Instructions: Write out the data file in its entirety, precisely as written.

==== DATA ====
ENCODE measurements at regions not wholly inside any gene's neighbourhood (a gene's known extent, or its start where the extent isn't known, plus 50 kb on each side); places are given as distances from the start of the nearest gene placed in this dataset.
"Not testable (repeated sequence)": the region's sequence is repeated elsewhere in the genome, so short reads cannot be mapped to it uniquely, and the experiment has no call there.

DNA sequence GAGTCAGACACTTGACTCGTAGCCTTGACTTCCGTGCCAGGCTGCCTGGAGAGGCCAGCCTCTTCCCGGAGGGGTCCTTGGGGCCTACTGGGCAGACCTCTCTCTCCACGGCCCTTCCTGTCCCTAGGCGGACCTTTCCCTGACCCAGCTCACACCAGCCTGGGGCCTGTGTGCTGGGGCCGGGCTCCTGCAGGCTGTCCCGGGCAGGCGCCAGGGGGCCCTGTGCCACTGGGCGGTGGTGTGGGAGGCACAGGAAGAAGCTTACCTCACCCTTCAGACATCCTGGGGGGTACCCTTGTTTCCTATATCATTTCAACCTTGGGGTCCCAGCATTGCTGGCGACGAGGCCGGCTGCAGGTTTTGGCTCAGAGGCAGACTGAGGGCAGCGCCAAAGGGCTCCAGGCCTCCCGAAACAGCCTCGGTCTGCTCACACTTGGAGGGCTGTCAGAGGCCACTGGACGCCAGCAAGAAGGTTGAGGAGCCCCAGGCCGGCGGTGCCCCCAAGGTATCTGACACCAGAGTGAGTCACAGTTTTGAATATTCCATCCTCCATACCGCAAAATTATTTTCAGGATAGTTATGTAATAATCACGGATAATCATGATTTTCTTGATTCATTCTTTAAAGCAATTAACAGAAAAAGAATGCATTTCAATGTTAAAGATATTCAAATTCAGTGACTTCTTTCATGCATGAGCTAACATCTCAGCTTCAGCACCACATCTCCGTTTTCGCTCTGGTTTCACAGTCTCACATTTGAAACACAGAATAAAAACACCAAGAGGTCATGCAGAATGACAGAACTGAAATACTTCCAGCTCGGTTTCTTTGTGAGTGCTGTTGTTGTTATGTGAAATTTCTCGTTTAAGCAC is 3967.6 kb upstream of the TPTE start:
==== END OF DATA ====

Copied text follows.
ENCODE measurements at regions not wholly inside any gene's neighbourhood (a gene's known extent, or its start where the extent isn't known, plus 50 kb on each side); places are given as distances from the start of the nearest gene placed in this dataset.
"Not testable (repeated sequence)": the region's sequence is repeated elsewhere in the genome, so short reads cannot be mapped to it uniquely, and the experiment has no call there.

DNA sequence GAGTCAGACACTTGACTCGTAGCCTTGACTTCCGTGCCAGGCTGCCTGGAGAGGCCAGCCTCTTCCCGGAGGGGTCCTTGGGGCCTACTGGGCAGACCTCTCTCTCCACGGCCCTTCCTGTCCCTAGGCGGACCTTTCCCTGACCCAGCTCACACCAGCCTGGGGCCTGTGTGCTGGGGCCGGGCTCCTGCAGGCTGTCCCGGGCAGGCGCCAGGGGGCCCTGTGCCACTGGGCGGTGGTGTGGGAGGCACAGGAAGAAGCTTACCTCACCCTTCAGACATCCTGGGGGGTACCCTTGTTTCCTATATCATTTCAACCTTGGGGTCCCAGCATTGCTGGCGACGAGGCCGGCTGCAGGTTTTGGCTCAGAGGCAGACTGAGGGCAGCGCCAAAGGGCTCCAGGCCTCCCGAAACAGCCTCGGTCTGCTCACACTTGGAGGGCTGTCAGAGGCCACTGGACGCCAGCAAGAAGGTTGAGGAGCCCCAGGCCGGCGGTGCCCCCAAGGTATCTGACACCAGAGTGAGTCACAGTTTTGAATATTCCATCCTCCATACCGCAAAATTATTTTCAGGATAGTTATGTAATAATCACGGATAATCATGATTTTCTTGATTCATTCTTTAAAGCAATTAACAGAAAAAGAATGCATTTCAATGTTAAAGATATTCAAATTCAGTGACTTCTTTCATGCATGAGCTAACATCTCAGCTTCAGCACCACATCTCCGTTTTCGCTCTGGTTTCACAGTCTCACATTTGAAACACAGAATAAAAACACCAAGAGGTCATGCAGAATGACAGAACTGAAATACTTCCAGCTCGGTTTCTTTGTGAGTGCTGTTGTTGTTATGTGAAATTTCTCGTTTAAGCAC is 3967.6 kb upstream of the TPTE start: